Sure we do. It's incredibly common in English, even if the preferred way is with the helping verb did.
The fact that the English sentences, like this one, are sometimes phrased very unusually worry me that the Spanish phrases are also arranged unnaturally and I may be developing bad habits on Duolingo... I guess there is no way to know without practicing outside Duolingo
A native English speaker is almost always going to use the auxiliary "have" even if it's not a direct translation. --> "Have you considered that?"
The Spanish auxiliary verb for "have" is not in the original sentence, so DL will usually not think it is acceptable to include "have" in the translation.
Why we can place a did and a do here and not a have or had there makes no real consistent. I have heard it said repeatedly on these pages that literal/exact is not as important as what a native speaker would say and communicate, since often there is no real exact translation that holds to the spirit of what is being said words are often inserted (or deleted).
not sure what others have said, but the idea is of course very important when translating for people, when translating for the machine it is much more word for word.
I agree, but I also understand why DL didn't accept it. English does some quirky things with tenses when asking questions. It seems like we use the preterite tense when asking about specific past events ('Did you eat your dinner?') but use a perfect tense "have" construction when asking about past ongoing processes ('Have you thought about that?') even though we don't necessarily mean the perfective aspect.
Still, ideally DL should put in exceptions for verbs where the 'natural' translation for past-tense questions is perfective. I guess I'm going to report it even though it's not technically wrong.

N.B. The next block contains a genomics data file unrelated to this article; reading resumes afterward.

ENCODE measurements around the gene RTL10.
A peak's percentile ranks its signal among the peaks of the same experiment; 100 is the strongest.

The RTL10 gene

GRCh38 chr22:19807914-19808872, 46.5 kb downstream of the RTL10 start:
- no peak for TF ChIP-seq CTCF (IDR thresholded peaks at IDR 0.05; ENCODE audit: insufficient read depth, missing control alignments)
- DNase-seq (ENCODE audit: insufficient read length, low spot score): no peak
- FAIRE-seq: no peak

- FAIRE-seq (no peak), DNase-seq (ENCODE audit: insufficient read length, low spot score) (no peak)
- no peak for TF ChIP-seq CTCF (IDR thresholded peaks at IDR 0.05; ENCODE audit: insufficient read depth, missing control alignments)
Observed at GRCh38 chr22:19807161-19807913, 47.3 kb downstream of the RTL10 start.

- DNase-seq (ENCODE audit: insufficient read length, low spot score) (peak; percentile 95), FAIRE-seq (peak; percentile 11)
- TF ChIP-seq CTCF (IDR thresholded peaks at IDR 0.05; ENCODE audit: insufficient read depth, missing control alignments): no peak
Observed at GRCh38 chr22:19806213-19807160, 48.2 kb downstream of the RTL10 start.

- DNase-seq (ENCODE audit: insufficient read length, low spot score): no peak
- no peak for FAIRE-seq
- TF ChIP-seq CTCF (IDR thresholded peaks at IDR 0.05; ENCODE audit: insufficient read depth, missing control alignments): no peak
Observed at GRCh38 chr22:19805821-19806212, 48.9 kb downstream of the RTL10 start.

dc_miles: And a native Spanish speaker is always going to use the auxiliary "ha" to translate the English "Have you considered that?" ---> "(Usted) ha considerado eso?"
is "you considered that?" acceptable in english? Seems weird to me. "Did you consider that?" or "Have you considered that?" seems better.
you consider that with the conversational nature of these lessons, it would be more flexible and not reject the clearly better translations so often?
I made the same mistake but upon consideration there is a subtle difference. "Have you considered that?" suggests something that is still in process or still relevant in the present. Whereas "You considered that?" suggests simply a point of information about a past event being recounted but which is now completed.
Duolingo repeatedly makes questions from past tense like this. However it is very colloquial, and definately bad grammar. AT LEAST the basic translation given should be the fully correct one: "Did you consider that?"
Last section on this part of the course. Does this remind anyone of learning Latin conjugations.
Because the Spanish sentence has an eso which is "that". "It" is lo and will be placed before the verb (¿Usted lo consideró? = (You considered it?/Did you consider it?)
La muchacha lo miró, una emoción desconocida en sus ojos.
"Podría haberte matado, me habría ayudado a mi causa, sabía que me traería dolor, pero me daría la inmortalidad," murmuró la muchacha.
Los ojos del muchacho se abrieron y retrocedió.
"¿Consideraste eso? ¿Consideraste ... matarme ... por tu ... causa?" él susurró.
"No eres más que un peón para mí, aunque no pude evitar sentir que me arrepentiría -respondió ella, mirándolo con curiosidad."